Managers want organizations to run smoothly. They like to create harmony and stamp out conflict. But sometimes that can be a mistake. Conflict can be a sign that people are cooperating—that is, doing the hard work that makes a company better, more agile and more competitive. So, managers may want to let conflict happen or even intensify it.
Some actual cases in point:
At a cell phone network where several engineering teams were failing to work together on a project, the company put them together—and put the most disliked group in charge—so that they could argue about complex, overlapping deadlines and requirements for a project. This forced all the teams to think about each other’s conditions and adjust to each other. The project smoothed out, and delivery time improved.
A major vehicle maker’s products were famously hard to repair—for example, the wiring was arranged in a way that the engine had to be removed to replace the headlights. Costs skyrocketed. The remedy: The company forced the engineers to work in the service department where they had to confront angry technicians and angry customers, and understand the consequences of their engineering decisions.
Cooperation matters because it is a necessary condition for effective teamwork and it matters more as the business environment becomes more complex. There are ever-increasing competitive pressures, regulatory requirements, and customers and other stakeholders with increasing numbers of demands. Too often, organizations respond to this complexity by getting complicated rather than by creating the conditions for cooperation. They add management layers, dedicated functions, processes and “best practices”—all in an attempt to control their people but which have the effect of deterring cooperation and making the organization clumsy and slow to respond.
What’s needed is more autonomy and cooperation—qualities that make companies more agile, flexible, responsive and competitive by harnessing the energy and intelligence of their people. Autonomy and cooperation can be complementary. Individual autonomy harnesses people’s flexibility and agility; cooperation brings synergy so that everyone’s efforts are multiplied. But cooperation, while easy to talk about, is hard to accomplish.
When two people cooperate, they move along a continuum to a spot that is not ideal for either but that is more beneficial for the overall result. The adjustment comes at a personal cost—professional, emotional, reputational or financial. The cost is by no means lessened by the possibility of sharing the benefits. To cooperate, people need to come together, understand each other’s needs and produce a result that’s more than the sum of its parts. When you try to accomplish that, tensions can rise and people’s emotions towards each other can intensify.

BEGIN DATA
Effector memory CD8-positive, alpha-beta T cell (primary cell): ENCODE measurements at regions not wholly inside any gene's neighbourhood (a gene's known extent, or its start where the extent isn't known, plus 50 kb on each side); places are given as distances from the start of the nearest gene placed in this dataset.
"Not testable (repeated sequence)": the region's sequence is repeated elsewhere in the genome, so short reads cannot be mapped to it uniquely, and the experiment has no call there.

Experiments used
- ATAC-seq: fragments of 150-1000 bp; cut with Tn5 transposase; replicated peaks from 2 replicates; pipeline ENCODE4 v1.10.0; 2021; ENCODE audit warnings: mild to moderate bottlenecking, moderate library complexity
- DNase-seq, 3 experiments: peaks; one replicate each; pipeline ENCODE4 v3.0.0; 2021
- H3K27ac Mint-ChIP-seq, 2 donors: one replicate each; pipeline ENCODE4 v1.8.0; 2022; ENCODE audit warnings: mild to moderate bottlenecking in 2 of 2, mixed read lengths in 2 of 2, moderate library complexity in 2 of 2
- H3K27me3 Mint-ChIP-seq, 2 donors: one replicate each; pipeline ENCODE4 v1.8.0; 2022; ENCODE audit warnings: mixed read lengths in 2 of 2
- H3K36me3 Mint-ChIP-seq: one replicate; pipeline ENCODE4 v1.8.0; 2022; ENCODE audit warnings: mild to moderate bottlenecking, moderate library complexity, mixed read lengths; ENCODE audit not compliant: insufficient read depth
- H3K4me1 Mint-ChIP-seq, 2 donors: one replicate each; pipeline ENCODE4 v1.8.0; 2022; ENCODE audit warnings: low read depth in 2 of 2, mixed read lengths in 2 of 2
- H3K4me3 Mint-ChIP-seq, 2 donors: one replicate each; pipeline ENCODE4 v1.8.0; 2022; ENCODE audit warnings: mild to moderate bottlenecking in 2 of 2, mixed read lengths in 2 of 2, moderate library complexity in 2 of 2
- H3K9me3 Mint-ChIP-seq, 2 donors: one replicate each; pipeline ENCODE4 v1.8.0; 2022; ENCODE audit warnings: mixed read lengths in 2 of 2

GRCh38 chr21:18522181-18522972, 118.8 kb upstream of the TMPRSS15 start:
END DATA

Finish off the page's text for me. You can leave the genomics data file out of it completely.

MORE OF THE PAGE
These are signs that people are adjusting—or trying to cooperate. But if the adjustment is one-sided, you can expect to see:
- Dissatisfaction. When one person adjusts to the needs of others, but the others do not do so in return, the result is usually a situation of high stress for those bearing the cost of adjustment.
- Resentment. When a person or group avoids adjusting to the needs of others, and forces them to do the adjusting, that person or group is often the target of resentment.
Interpersonal relationships are strained as adjustments are made to work toward the end goal. This is the sign that real cooperation is happening. But as cooperation begins to produce results, happiness will increase as well.
The greater cause for concern is not emotion or strained relationships but rather indifference, which shows that a person or group neither makes adjustments nor forces others to do so. In other words, that person or group isn’t involved in cooperation. Too much harmony can be dangerous if it leaves major issues buried and problems unsolved.
All of this means that strong emotions in the workplace may not mean what you think they do. Don’t assume you understand their meaning until you’ve examined the context in which people are doing their work, and have found out what they’re actually doing.
- Tension between two groups might be a symptom of conflict so intense that it impedes working together. Alternatively, it might be a sign that people are doing the hard work of cooperation.
- Good interpersonal relationships might be a sign that people feel that the costs of cooperation are worth it. Alternatively, good relationships may be a sign that people are carefully avoiding cooperation in order to avoid straining relationships.
One of the rewards of more cooperation—and sometimes conflict—is that people are happier. In a clumsy, slow-moving organization, people become frustrated and disengaged because their work has no impact. Ironically, when you let conflict happen and sometimes encourage it, people get angry and fight with each other—and that makes them happier, because in the end they did difficult, important work that made a difference.
Excerpted and adapted from Six Simple Rules: How to Manage Complexity without Getting Complicated. Reprinted by permission of Harvard Business Review Press. Copyright 2014 The Boston Consulting Group, Inc. All rights reserved.